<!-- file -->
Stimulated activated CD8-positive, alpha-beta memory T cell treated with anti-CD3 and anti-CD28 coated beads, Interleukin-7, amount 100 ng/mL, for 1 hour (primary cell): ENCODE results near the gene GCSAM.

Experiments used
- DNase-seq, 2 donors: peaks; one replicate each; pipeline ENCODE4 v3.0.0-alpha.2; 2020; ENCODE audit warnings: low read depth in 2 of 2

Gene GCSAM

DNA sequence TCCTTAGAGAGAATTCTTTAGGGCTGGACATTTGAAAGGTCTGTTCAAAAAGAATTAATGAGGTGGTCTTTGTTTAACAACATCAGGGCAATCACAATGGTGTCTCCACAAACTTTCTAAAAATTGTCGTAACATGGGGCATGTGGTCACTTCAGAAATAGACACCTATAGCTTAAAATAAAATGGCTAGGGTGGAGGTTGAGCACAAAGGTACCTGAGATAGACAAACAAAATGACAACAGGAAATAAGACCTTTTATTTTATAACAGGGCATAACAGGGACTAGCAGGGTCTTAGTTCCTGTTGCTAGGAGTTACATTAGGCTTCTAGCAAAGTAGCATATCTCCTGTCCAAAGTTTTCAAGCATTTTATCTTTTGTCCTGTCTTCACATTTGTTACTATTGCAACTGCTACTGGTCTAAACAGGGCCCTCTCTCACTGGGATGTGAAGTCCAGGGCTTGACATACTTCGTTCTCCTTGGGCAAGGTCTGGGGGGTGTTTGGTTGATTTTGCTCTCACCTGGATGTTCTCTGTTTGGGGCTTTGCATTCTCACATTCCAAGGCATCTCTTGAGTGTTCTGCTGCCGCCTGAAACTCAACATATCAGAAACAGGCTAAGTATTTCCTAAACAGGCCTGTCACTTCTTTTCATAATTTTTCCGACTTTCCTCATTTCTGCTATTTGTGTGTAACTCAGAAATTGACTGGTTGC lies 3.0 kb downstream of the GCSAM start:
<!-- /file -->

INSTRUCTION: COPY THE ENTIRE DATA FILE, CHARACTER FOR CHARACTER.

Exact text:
Stimulated activated CD8-positive, alpha-beta memory T cell treated with anti-CD3 and anti-CD28 coated beads, Interleukin-7, amount 100 ng/mL, for 1 hour (primary cell): ENCODE results near the gene GCSAM.

Experiments used
- DNase-seq, 2 donors: peaks; one replicate each; pipeline ENCODE4 v3.0.0-alpha.2; 2020; ENCODE audit warnings: low read depth in 2 of 2

Gene GCSAM

DNA sequence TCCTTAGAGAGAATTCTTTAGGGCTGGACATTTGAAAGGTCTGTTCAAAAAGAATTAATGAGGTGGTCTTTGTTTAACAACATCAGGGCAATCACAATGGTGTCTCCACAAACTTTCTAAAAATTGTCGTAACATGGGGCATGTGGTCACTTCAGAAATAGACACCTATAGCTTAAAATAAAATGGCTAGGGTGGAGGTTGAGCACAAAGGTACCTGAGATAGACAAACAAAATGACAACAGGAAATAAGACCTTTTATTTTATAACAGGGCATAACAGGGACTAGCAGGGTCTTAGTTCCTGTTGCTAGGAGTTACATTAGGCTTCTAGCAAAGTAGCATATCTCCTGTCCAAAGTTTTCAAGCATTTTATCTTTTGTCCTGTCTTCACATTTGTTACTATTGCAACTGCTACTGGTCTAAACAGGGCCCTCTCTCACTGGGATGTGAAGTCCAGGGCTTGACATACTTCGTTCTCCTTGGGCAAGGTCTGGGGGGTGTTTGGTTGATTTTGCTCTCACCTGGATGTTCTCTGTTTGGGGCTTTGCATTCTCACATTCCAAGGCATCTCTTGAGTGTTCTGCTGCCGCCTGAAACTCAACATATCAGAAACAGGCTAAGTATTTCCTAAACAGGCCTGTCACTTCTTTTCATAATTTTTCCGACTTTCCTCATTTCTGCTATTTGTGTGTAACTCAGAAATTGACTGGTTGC lies 3.0 kb downstream of the GCSAM start: